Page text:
Exceptional circumstances not needed for judicial review of tribunal decision: Ont. Court of Appeal

Insurer rejected injured's claim for income replacement, housekeeping, home maintenance benefits

Exceptional circumstances not needed for judicial review of tribunal decision: Ont. Court of Appeal

An Ontario party injured in a motor vehicle accident recently raised the issue of whether the province’s Divisional Court erred by limiting judicial review to “exceptional circumstances” where there was a statutory appeal from the Licence Appeal Tribunal’s decision.

In Yatar v. TD Insurance Meloche Monnex, 2022 ONCA 446, the appellant was insured under a motor vehicle liability insurance policy from the respondent insurance company. She was injured in a motor vehicle accident in 2010.

The appellant submitted an accident benefits application and an employer’s confirmation form to the insurer. She elected to claim income replacement benefits (IRBs) and also claimed housekeeping and home maintenance benefits under the Statutory Accident Benefits Schedule – Accidents on or after Nov. 1, 1996, O. Reg 403/96 (SABS).

The insurer initially paid the appellant. However, pursuant to a January 2011 letter, it stopped paying IRBs and housekeeping and home maintenance benefits due to her non-submission of a completed disability certificate. It required her to attend three medical examinations to determine whether she had a right to these benefits.

Based on the examination results, the insurer denied the appellant’s claim for housekeeping and home maintenance benefits in a February 2011 letter and the claim for IRBs through a September 2011 letter.

The appellant applied for mediation at the Financial Services Commission of Ontario to dispute this denial. She then brought an action to the Ontario Superior Court of Justice, which dismissed her action through a consent order.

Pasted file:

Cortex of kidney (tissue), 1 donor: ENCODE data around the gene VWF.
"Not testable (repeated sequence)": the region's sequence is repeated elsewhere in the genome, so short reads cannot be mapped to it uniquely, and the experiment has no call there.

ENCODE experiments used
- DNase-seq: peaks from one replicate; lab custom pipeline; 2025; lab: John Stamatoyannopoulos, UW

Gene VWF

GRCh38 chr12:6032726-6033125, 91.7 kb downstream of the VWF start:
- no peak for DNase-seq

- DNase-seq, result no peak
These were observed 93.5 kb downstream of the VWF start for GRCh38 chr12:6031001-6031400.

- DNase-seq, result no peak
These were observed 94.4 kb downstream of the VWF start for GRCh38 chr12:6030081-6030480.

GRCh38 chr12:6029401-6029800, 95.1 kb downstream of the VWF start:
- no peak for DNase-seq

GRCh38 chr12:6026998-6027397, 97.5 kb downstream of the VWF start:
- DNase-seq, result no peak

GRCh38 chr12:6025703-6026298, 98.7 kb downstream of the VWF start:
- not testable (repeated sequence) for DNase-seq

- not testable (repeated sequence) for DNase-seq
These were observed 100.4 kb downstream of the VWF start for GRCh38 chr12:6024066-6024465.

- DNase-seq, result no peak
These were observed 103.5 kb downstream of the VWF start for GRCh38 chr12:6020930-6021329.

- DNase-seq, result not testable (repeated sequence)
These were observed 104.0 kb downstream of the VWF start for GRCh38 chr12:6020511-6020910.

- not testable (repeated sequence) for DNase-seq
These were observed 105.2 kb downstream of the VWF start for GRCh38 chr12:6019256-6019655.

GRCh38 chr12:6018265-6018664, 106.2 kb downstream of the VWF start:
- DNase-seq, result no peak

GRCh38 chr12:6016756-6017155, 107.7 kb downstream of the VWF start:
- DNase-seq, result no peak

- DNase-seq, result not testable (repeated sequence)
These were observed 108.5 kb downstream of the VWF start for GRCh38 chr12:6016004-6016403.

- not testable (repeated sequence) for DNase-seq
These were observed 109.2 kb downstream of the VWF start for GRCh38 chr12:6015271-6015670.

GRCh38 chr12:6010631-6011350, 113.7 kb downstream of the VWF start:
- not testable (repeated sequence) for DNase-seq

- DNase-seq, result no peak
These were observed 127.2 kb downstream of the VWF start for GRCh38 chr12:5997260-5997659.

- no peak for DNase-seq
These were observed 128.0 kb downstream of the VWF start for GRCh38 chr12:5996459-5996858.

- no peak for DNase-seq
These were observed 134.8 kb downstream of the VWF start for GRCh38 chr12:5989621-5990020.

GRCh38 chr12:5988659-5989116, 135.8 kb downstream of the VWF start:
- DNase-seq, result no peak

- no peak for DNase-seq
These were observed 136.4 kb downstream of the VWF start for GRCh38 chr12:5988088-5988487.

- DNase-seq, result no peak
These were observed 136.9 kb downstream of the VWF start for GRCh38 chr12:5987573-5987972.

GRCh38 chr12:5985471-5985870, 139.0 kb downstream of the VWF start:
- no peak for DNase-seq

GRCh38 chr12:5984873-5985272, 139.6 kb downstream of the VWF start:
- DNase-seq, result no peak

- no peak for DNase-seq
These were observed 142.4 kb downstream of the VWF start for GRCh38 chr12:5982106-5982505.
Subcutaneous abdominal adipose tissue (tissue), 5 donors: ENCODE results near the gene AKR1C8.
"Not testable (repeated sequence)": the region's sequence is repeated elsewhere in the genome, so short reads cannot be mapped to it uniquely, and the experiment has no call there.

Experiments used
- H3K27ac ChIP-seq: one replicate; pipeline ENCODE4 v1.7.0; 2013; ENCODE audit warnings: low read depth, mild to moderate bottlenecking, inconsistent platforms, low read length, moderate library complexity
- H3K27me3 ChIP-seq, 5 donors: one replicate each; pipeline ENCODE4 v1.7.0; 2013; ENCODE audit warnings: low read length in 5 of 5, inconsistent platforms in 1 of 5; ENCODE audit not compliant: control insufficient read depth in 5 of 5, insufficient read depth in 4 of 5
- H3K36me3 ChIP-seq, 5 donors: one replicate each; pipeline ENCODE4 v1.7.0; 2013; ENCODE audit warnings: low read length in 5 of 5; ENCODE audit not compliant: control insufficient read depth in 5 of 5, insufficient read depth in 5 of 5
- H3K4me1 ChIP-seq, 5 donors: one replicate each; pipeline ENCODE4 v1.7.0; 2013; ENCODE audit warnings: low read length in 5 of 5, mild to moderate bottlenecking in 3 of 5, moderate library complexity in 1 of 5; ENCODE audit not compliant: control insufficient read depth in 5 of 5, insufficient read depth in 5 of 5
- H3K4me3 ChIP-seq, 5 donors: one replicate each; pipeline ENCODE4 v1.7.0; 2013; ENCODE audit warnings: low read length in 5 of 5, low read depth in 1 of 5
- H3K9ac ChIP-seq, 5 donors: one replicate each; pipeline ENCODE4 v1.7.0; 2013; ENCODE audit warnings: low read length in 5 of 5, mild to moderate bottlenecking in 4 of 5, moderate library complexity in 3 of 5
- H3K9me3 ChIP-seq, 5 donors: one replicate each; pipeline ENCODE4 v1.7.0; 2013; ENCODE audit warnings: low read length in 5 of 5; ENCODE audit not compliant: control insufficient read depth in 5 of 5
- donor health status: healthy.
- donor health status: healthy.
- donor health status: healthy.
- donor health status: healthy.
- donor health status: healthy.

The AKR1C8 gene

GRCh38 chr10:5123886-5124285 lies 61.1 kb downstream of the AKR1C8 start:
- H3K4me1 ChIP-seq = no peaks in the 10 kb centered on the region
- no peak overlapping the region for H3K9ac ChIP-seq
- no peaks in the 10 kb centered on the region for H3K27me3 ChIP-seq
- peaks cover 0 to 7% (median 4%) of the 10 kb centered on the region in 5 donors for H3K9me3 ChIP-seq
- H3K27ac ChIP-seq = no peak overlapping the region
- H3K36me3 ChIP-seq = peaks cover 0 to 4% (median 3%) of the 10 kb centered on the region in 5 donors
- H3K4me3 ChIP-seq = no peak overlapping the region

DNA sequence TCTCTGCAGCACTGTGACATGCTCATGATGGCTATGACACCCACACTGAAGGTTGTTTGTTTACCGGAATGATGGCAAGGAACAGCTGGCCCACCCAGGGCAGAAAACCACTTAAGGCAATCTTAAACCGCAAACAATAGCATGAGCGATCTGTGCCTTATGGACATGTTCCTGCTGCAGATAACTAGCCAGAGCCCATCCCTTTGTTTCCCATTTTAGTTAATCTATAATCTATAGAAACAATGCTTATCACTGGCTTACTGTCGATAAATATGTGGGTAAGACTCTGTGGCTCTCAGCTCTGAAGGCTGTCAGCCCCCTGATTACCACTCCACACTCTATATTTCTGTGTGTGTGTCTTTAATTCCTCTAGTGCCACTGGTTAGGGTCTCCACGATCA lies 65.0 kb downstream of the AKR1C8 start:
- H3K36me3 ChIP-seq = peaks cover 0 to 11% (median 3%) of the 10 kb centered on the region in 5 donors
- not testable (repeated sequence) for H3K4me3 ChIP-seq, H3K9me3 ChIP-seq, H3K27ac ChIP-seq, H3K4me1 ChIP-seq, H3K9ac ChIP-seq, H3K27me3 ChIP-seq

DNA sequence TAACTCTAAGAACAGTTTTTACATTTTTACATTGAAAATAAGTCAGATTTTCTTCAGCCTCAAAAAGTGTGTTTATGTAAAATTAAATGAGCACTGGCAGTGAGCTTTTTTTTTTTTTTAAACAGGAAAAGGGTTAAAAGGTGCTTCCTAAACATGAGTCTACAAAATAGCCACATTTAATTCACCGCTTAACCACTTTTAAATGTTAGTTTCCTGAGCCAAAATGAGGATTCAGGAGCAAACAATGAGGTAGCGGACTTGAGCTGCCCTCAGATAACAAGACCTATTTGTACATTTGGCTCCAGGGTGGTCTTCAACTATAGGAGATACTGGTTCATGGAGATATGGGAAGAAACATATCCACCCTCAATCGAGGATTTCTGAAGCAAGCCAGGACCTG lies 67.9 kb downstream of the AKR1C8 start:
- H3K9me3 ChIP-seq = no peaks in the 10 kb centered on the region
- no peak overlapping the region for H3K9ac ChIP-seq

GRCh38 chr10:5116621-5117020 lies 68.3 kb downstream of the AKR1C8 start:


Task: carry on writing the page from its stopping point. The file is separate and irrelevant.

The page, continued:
In 2018, the appellant filed an application with the Licence Appeal Tribunal. The tribunal’s adjudicator determined that the application was statute-barred under the two-year limitation period in s. 281.1(1) of the Insurance Act, R.S.O. 1990, c. I.8, and in s. 51 of the SABS. The same adjudicator dismissed the appellant’s reconsideration request.

The appellant appealedthe tribunal’s decision to the Ontario Divisional Court. She then filed a judicial review application to the Divisional Court and asked for her appeal and her application to be heard together.

The Divisional Court dismissed the appeal based on the appellant’s failure to show a legal error in the tribunal’s decision. The court also dismissed the judicial review application. It said that judicial review of the tribunal’s decision was only available in exceptional circumstances, which were lacking in this case.

The Ontario Court of Appeal dismissed the appeal. First, the appellate court ruled that the Divisional Court properly considered the factors in Strickland v. Canada (Attorney General), 2015 SCC 37 and correctly concluded that the existence of an adequate alternative remedy was a valid reason to refuse to exercise its discretion to hear and to determine the judicial review application.

According to the appellate court, the Divisional Court’s mention of “exceptional circumstances” was unfortunate because it could cause confusion regarding access to judicial review as a remedy in cases where there was a statutory appeal. It could also create similar confusion in cases involving other administrative decision-makers, said the court.

Judicial review was always available, as provided by the relevant legislative sources and case law, the appellate court said. The question would be whether it was appropriate for the court to exercise its discretion to hear and to determine the judicial review application.

Second, the appellate court determined that, even assuming that the Divisional Court should have considered the judicial review application, the appellant failed to show anything unreasonable in the adjudicator’s reconsideration decision.

The appellant contended that the adjudicator unreasonably found that the January 2011 letter amounted to a valid denial of the three kinds of benefits. But the appellate court held that this argument was misreading the adjudicator’s decision.

Lastly, the appellate court noted that the proper practice directions and/or counsel’s co-operation could assist in minimizing the difficulties that the Divisional Court identified relating to the concurrent appeal and judicial review proceedings.

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